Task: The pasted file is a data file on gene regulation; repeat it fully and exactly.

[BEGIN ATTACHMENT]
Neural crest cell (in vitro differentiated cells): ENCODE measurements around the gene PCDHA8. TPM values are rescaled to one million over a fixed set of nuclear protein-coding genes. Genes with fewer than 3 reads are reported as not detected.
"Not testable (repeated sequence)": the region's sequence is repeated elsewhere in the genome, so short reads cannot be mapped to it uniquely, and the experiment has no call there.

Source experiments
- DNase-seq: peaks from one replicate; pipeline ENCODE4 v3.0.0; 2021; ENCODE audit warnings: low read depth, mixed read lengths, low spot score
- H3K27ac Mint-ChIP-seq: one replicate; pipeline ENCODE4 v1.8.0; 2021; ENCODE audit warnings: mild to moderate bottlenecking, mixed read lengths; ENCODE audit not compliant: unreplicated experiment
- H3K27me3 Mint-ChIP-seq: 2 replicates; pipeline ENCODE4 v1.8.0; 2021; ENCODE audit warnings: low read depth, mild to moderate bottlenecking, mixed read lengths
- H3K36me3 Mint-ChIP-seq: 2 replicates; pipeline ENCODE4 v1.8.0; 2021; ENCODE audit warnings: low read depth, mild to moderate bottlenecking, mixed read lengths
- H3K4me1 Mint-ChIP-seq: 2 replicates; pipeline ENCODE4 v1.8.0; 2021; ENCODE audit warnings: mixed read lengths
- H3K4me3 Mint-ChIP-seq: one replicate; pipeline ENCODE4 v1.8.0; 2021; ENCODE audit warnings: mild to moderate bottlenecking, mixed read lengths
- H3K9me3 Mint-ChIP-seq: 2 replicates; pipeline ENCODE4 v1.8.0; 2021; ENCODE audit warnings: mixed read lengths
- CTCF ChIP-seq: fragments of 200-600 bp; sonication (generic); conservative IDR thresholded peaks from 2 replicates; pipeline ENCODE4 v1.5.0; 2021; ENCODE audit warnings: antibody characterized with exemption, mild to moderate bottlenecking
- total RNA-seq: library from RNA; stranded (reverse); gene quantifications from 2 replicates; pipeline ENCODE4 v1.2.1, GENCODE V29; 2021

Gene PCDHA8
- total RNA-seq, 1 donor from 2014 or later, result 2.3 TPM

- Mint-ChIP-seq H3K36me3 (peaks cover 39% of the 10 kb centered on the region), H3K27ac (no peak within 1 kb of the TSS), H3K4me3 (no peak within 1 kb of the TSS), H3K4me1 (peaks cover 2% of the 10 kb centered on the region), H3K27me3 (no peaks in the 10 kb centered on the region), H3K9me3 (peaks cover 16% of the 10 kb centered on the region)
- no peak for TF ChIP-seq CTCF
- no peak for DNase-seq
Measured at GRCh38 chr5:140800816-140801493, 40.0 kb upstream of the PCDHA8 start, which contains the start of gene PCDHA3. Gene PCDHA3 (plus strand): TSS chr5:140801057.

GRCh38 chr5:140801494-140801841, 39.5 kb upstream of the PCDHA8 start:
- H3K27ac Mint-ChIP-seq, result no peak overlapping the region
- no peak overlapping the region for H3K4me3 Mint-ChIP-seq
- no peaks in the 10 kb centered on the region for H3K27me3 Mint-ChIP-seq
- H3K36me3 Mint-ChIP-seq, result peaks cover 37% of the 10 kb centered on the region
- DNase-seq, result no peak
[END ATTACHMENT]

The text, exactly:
Neural crest cell (in vitro differentiated cells): ENCODE measurements around the gene PCDHA8. TPM values are rescaled to one million over a fixed set of nuclear protein-coding genes. Genes with fewer than 3 reads are reported as not detected.
"Not testable (repeated sequence)": the region's sequence is repeated elsewhere in the genome, so short reads cannot be mapped to it uniquely, and the experiment has no call there.

Source experiments
- DNase-seq: peaks from one replicate; pipeline ENCODE4 v3.0.0; 2021; ENCODE audit warnings: low read depth, mixed read lengths, low spot score
- H3K27ac Mint-ChIP-seq: one replicate; pipeline ENCODE4 v1.8.0; 2021; ENCODE audit warnings: mild to moderate bottlenecking, mixed read lengths; ENCODE audit not compliant: unreplicated experiment
- H3K27me3 Mint-ChIP-seq: 2 replicates; pipeline ENCODE4 v1.8.0; 2021; ENCODE audit warnings: low read depth, mild to moderate bottlenecking, mixed read lengths
- H3K36me3 Mint-ChIP-seq: 2 replicates; pipeline ENCODE4 v1.8.0; 2021; ENCODE audit warnings: low read depth, mild to moderate bottlenecking, mixed read lengths
- H3K4me1 Mint-ChIP-seq: 2 replicates; pipeline ENCODE4 v1.8.0; 2021; ENCODE audit warnings: mixed read lengths
- H3K4me3 Mint-ChIP-seq: one replicate; pipeline ENCODE4 v1.8.0; 2021; ENCODE audit warnings: mild to moderate bottlenecking, mixed read lengths
- H3K9me3 Mint-ChIP-seq: 2 replicates; pipeline ENCODE4 v1.8.0; 2021; ENCODE audit warnings: mixed read lengths
- CTCF ChIP-seq: fragments of 200-600 bp; sonication (generic); conservative IDR thresholded peaks from 2 replicates; pipeline ENCODE4 v1.5.0; 2021; ENCODE audit warnings: antibody characterized with exemption, mild to moderate bottlenecking
- total RNA-seq: library from RNA; stranded (reverse); gene quantifications from 2 replicates; pipeline ENCODE4 v1.2.1, GENCODE V29; 2021

Gene PCDHA8
- total RNA-seq, 1 donor from 2014 or later, result 2.3 TPM

- Mint-ChIP-seq H3K36me3 (peaks cover 39% of the 10 kb centered on the region), H3K27ac (no peak within 1 kb of the TSS), H3K4me3 (no peak within 1 kb of the TSS), H3K4me1 (peaks cover 2% of the 10 kb centered on the region), H3K27me3 (no peaks in the 10 kb centered on the region), H3K9me3 (peaks cover 16% of the 10 kb centered on the region)
- no peak for TF ChIP-seq CTCF
- no peak for DNase-seq
Measured at GRCh38 chr5:140800816-140801493, 40.0 kb upstream of the PCDHA8 start, which contains the start of gene PCDHA3. Gene PCDHA3 (plus strand): TSS chr5:140801057.

GRCh38 chr5:140801494-140801841, 39.5 kb upstream of the PCDHA8 start:
- H3K27ac Mint-ChIP-seq, result no peak overlapping the region
- no peak overlapping the region for H3K4me3 Mint-ChIP-seq
- no peaks in the 10 kb centered on the region for H3K27me3 Mint-ChIP-seq
- H3K36me3 Mint-ChIP-seq, result peaks cover 37% of the 10 kb centered on the region
- DNase-seq, result no peak